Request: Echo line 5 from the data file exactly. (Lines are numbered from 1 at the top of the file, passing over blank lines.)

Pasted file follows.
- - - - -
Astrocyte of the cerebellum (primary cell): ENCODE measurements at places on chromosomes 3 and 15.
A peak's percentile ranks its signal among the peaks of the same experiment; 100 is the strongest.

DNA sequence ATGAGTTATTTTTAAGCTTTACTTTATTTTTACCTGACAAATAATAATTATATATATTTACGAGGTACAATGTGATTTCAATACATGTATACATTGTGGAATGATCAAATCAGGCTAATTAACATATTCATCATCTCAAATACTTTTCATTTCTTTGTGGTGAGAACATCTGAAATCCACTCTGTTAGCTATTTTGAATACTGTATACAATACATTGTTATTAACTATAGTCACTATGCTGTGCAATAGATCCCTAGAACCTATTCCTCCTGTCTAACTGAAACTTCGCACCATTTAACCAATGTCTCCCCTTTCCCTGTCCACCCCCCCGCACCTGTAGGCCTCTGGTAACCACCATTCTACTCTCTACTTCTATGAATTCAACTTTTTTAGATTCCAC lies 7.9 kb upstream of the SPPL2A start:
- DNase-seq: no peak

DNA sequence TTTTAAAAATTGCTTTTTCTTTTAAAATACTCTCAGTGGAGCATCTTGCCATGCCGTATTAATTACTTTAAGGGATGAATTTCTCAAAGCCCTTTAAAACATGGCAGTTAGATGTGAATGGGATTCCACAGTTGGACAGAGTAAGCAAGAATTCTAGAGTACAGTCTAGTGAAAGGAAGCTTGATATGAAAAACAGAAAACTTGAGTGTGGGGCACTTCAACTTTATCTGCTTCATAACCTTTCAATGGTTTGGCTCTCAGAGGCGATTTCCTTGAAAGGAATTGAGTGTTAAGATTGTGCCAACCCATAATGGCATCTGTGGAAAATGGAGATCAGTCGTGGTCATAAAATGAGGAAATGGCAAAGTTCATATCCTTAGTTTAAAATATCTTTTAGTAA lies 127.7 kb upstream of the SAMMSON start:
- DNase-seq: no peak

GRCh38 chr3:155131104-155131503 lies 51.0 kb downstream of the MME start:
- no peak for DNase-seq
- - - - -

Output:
DNA sequence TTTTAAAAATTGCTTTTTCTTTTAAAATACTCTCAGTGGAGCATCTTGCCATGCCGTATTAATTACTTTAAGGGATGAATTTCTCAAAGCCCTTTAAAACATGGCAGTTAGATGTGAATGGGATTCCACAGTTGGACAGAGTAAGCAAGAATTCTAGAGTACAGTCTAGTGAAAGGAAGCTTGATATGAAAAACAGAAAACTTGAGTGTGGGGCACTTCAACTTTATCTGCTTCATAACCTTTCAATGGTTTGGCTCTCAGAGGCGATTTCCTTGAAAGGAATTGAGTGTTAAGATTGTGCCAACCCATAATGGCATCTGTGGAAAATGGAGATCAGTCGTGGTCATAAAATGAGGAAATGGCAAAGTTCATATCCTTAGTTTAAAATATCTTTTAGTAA lies 127.7 kb upstream of the SAMMSON start: